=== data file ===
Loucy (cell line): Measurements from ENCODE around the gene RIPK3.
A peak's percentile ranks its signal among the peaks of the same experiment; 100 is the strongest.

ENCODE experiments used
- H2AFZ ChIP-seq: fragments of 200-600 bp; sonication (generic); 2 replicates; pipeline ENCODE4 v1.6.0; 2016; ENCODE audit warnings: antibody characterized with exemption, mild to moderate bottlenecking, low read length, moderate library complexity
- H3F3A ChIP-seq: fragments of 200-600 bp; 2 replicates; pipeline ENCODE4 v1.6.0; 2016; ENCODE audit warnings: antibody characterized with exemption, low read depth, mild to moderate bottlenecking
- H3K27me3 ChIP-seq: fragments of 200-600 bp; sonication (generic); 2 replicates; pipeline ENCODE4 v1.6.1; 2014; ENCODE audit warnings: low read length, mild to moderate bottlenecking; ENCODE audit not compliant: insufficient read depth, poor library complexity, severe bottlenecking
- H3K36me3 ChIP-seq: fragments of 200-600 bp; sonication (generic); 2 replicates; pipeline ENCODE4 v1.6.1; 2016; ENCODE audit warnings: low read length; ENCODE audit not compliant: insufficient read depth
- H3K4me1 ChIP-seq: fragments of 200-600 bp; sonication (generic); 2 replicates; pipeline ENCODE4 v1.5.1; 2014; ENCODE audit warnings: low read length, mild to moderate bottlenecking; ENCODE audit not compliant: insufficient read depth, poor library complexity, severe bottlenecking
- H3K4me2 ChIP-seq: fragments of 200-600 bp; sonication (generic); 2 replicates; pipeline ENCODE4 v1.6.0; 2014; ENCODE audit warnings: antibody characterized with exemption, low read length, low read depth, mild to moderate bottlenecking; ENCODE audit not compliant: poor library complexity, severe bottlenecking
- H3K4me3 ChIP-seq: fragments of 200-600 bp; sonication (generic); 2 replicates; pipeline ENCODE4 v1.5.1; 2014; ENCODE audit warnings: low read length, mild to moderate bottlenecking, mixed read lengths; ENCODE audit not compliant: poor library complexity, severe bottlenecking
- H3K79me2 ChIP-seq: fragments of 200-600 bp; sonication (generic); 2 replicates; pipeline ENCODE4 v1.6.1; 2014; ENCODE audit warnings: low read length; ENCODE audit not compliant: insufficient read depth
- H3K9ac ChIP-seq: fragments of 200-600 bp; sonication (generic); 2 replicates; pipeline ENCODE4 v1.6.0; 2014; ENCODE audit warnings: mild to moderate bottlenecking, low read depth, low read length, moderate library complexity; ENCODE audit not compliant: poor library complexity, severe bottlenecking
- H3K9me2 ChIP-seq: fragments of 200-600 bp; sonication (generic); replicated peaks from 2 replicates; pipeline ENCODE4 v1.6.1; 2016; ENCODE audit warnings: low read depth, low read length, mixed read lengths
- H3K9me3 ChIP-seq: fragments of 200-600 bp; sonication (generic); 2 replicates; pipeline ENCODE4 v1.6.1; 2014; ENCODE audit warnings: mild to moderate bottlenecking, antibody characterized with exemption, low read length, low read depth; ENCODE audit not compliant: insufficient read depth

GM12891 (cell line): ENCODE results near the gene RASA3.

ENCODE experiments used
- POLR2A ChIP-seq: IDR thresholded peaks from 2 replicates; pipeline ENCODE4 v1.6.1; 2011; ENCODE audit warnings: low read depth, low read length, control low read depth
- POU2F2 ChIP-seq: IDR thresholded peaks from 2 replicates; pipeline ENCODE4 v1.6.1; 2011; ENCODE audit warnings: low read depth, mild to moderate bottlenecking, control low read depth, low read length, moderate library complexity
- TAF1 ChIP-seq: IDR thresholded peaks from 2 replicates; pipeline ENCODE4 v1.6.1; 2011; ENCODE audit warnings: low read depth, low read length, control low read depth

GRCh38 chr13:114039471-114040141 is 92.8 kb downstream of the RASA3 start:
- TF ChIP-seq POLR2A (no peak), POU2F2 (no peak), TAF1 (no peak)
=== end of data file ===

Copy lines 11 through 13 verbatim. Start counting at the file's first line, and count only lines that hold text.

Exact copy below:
- H3K79me2 ChIP-seq: fragments of 200-600 bp; sonication (generic); 2 replicates; pipeline ENCODE4 v1.6.1; 2014; ENCODE audit warnings: low read length; ENCODE audit not compliant: insufficient read depth
- H3K9ac ChIP-seq: fragments of 200-600 bp; sonication (generic); 2 replicates; pipeline ENCODE4 v1.6.0; 2014; ENCODE audit warnings: mild to moderate bottlenecking, low read depth, low read length, moderate library complexity; ENCODE audit not compliant: poor library complexity, severe bottlenecking
- H3K9me2 ChIP-seq: fragments of 200-600 bp; sonication (generic); replicated peaks from 2 replicates; pipeline ENCODE4 v1.6.1; 2016; ENCODE audit warnings: low read depth, low read length, mixed read lengths